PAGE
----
On Nov. 6, 2023, the Department of Health and Human Services (“HHS”) Office of Inspector General (the “OIG”) issued its General Compliance Program Guidance User’s Guide (“GCPG”), a health care compliance program tool for health care providers and other health care industry stakeholders. The GCPG followed the OIG’s April 24, 2023 announcement in which the OIG stated its intention to refresh existing general and industry-specific compliance program guidance materials and resources.
The GCPG is the first new compliance guidance published by the OIG in approximately 15 years. Under the Social Security Act, certain health care providers are required to adopt a compliance program as a condition of enrollment. For health care providers that are not required to adopt a compliance program, the OIG and Department of Justice recommend establishing an effective compliance program as a best practice. While the GCPG is non-binding and offers voluntary guidance, demonstrated adherence to such guidance by health care providers will be considered when the government evaluates regulatory violations that occurred.
I. Key Updates to the OIG’s Compliance Program Guidance
While a large portion of the GCPG restates the OIG’s prior compliance program guidelines, including the seven elements of an effective compliance program and relevant federal laws applicable to compliance programs, the GCPG introduces several new principles for health care providers to consider when implementing and designing their compliance programs.
1. The GCPG refines prior OIG guidance and forecasts the OIG’s plan to publish industry-specific guidance starting in 2024.
The GCPG presents as a user-friendly manual, including illustrative examples of problematic arrangements that may be indicative of fraud and abuse, practical tips for health care providers and industry stakeholders, and key questions health care providers should ask when identifying potential instances of non-compliance. Health care subindustries historically addressed by the OIG, including home health agencies, clinical laboratories, medical billing companies, durable medical equipment suppliers, hospice agencies, Medicare Advantage payors, nursing facilities and small physician group practices, can expect to see industry-specific compliance program resources from the OIG starting in 2024.
2. Quality and patient safety concerns are introduced as a key area of compliance amid commonly cited fraud and abuse laws.
The GCPG dedicates considerable discussion to health care quality and patient safety as a key compliance consideration that health care providers and industry stakeholders should treat as an integral compliance concern. Specifically, the OIG recommends that compliance programs exercise oversight over quality and patient safety compliance measures, as such deficiencies can result in corporate integrity agreements (“CIAs”). The GCPG includes links and helpful resources, including questionnaires that health care providers can reference to evaluate its quality and patient safety performance and how to engage organization leadership in such discissions.
3. The GCPG addresses “new entrants” in the healthcare industry, including private equity investors, start-up companies and other non-traditional health care stakeholders.
The OIG acknowledges the emergence of new health care industry stakeholders and private equity’s growing presence in health care and reveals its intention to hold new entrants to the same standard of compliance as it holds traditional health care providers. Specifically, the OIG addresses ownership incentives, such as returns on investments for private equity stakeholders and financial arrangements as key areas of concern that must be monitored on a frequent basis. The GCPG offers practical tips and guidance for new health care entrants that are seeking to establish and operate effective compliance programs. Lastly, the OIG addresses traditional health care providers that are venturing into new areas, such as health care technology. The compliance risks associated with health care technology and other new ventures should be addressed by a provider’s compliance program.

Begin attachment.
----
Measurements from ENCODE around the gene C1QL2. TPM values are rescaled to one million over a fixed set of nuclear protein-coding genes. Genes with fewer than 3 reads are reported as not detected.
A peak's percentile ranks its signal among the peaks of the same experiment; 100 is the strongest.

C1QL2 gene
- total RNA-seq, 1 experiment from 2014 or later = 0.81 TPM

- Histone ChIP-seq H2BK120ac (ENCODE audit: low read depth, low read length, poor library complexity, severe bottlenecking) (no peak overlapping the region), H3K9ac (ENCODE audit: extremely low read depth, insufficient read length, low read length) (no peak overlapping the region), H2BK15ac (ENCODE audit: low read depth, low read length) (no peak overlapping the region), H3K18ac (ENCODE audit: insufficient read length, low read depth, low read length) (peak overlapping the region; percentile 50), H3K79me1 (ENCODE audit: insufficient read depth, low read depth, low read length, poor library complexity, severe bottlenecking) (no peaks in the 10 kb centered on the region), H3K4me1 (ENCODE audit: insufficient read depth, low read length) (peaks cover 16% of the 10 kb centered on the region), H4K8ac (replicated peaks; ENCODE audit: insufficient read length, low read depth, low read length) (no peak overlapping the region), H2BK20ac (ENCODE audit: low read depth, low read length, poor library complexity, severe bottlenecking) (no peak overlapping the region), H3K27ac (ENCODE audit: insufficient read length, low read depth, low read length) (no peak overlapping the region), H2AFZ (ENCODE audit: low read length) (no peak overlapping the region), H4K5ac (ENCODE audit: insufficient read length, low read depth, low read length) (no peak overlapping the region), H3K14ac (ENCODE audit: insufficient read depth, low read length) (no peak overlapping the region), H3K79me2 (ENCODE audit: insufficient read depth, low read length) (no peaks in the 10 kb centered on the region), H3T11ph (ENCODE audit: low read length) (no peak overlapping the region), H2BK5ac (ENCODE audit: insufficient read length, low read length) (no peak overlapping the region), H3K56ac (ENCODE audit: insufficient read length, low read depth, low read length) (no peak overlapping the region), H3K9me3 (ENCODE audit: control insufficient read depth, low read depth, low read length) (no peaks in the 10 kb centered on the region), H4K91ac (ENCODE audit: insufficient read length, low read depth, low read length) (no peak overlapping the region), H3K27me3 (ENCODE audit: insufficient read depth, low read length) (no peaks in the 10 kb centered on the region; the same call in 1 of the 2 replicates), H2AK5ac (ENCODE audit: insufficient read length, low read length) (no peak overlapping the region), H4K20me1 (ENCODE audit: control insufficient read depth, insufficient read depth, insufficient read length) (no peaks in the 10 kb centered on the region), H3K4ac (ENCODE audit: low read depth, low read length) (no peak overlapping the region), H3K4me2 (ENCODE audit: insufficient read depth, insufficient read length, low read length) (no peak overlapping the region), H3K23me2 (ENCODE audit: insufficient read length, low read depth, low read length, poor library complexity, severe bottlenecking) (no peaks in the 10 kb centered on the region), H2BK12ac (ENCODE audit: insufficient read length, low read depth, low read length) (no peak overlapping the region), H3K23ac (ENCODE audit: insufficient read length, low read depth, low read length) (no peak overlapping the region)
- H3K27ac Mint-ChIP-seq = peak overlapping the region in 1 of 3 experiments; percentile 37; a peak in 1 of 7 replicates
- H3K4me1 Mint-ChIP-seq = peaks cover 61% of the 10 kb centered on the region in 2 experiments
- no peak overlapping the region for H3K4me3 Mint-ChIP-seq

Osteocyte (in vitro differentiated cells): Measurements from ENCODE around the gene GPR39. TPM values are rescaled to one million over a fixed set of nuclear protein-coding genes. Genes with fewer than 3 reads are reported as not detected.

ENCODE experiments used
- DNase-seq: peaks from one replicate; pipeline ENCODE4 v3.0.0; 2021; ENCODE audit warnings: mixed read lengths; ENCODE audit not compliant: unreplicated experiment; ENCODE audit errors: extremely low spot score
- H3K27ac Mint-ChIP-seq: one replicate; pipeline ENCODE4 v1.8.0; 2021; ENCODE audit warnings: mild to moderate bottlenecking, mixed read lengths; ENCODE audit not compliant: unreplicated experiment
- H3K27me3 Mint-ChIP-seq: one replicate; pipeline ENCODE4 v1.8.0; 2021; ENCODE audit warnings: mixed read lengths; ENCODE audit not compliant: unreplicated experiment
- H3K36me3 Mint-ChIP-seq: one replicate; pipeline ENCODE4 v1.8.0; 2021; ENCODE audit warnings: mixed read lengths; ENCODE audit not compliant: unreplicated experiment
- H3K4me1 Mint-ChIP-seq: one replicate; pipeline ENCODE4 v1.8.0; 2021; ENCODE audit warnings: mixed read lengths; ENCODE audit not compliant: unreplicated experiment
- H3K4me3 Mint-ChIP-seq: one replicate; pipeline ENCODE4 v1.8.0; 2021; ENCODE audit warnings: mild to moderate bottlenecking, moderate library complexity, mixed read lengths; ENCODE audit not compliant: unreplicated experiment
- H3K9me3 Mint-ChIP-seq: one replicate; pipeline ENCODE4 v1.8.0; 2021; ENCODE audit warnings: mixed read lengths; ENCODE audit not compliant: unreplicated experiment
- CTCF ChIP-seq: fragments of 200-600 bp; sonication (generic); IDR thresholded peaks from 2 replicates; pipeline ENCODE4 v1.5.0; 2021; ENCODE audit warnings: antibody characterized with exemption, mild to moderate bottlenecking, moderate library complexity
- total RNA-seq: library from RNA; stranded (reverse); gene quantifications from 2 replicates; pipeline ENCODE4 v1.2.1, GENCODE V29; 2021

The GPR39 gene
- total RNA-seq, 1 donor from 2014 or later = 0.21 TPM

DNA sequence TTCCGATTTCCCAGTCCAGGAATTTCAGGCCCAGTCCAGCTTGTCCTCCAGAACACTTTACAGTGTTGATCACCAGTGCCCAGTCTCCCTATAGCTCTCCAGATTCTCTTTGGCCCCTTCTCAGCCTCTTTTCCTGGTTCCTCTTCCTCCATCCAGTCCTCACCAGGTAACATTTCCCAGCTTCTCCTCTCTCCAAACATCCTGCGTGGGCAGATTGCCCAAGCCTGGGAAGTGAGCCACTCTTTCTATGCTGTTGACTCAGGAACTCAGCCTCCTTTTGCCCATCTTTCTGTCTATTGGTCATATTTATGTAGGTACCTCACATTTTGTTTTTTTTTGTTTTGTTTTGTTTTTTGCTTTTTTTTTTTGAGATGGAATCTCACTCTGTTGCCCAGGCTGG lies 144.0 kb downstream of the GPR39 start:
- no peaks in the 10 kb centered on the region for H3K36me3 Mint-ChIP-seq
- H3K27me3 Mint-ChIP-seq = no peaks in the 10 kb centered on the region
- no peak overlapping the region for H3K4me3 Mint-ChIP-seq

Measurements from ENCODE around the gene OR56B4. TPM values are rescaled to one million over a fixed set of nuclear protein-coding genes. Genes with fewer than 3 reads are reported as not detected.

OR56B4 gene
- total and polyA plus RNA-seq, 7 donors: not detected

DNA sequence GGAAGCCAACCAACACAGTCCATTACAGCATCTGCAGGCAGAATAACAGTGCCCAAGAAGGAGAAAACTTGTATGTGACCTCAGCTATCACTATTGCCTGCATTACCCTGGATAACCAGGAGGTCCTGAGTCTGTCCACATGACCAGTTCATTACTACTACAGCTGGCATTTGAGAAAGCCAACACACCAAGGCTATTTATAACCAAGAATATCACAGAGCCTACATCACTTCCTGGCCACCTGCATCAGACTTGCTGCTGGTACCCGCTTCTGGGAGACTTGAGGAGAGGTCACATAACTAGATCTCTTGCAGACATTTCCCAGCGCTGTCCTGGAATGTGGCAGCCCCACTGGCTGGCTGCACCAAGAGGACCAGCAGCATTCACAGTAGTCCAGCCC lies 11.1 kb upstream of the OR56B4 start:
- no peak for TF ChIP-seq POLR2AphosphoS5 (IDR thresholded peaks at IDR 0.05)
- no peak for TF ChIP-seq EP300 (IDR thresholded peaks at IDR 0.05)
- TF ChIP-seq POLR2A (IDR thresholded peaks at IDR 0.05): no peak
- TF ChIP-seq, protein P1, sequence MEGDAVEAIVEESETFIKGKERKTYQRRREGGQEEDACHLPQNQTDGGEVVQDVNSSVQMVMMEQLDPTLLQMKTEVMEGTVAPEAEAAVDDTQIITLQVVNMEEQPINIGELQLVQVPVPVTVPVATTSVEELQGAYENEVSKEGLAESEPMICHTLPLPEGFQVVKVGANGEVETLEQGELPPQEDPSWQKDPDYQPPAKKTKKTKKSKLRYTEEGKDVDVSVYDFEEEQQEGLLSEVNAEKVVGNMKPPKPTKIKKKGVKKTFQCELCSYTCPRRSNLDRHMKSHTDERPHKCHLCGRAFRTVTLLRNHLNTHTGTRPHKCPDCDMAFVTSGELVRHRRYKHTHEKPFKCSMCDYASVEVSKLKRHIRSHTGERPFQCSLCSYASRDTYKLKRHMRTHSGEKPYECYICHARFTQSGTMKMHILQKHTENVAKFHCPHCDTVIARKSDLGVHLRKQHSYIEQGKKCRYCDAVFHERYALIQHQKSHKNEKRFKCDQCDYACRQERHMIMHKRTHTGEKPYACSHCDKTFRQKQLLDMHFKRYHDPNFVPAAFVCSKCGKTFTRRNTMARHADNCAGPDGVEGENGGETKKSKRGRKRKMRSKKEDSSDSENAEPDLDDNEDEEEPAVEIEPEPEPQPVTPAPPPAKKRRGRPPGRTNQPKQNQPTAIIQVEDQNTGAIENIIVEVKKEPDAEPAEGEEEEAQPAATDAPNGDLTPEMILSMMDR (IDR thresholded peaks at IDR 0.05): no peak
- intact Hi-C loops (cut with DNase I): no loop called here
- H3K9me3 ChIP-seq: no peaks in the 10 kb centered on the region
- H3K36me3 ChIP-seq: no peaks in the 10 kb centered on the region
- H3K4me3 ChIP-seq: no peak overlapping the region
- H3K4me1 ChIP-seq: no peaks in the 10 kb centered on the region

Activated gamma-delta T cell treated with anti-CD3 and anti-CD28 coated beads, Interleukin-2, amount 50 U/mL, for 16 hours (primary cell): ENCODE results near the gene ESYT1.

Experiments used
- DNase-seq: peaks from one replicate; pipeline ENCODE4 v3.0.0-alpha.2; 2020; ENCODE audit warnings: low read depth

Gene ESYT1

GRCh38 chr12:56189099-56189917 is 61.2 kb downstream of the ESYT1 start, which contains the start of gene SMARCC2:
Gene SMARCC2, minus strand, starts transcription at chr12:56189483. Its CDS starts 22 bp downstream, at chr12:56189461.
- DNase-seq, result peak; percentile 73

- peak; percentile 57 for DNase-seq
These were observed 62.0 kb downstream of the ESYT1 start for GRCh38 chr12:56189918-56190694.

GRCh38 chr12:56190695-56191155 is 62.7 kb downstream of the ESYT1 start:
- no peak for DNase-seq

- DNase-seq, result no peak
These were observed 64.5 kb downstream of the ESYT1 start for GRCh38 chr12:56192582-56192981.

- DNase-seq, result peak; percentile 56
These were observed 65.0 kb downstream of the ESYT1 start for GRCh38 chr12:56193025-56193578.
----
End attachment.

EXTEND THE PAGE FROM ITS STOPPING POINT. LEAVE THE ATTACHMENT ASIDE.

4. The concept of “incentives” is introduced in the “Enforcing Standards” compliance programmatic element.
The OIG introduces a new “incentive” concept to the “Enforcing Standards” element. Prior OIG guidance required compliance programs to consider and issue disciplinary actions as a reactive measure to instances of non-compliance. Now, health care providers are encouraged to develop incentives, when appropriate, to encourage compliance program participation and to reward adherence to a health care provider’s compliance program. Incentives, including personnel recognition or grounds for compensation increases, may be issued by organizations for exceptional demonstrations of compliance. If such incentive measures are utilized, they must be issued in an ethical and compliant manner.
5. The GCPG adopts more comprehensive compliance program standards for small health care entities.
A new feature included in the GCPG is guidance for smaller health care entities, such as small health care clinics or small physician groups. The OIG modified its compliance program guidance for such entities by scaling the seven elements of an effective compliance program so that it is useful and easier to implement for smaller health care organizations.
The GCPG is a helpful and streamlined tool for health care providers when building, implementing, evaluating or revising their compliance program. Given the OIG’s update to general guidance and its intention to update guidance for sub-industries beginning in 2024, health care providers and industry stakeholders should be familiar with the OIG’s new guidance and the OIG’s compliance expectations, and they should understand the importance of an effective compliance program.